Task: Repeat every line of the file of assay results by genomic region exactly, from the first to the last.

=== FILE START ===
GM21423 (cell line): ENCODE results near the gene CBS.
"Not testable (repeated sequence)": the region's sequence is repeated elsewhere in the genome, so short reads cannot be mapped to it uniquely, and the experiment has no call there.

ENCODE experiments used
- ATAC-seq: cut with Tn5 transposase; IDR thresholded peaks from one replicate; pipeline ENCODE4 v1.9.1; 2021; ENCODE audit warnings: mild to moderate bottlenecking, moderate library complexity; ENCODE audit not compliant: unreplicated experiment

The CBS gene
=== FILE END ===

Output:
GM21423 (cell line): ENCODE results near the gene CBS.
"Not testable (repeated sequence)": the region's sequence is repeated elsewhere in the genome, so short reads cannot be mapped to it uniquely, and the experiment has no call there.

ENCODE experiments used
- ATAC-seq: cut with Tn5 transposase; IDR thresholded peaks from one replicate; pipeline ENCODE4 v1.9.1; 2021; ENCODE audit warnings: mild to moderate bottlenecking, moderate library complexity; ENCODE audit not compliant: unreplicated experiment

The CBS gene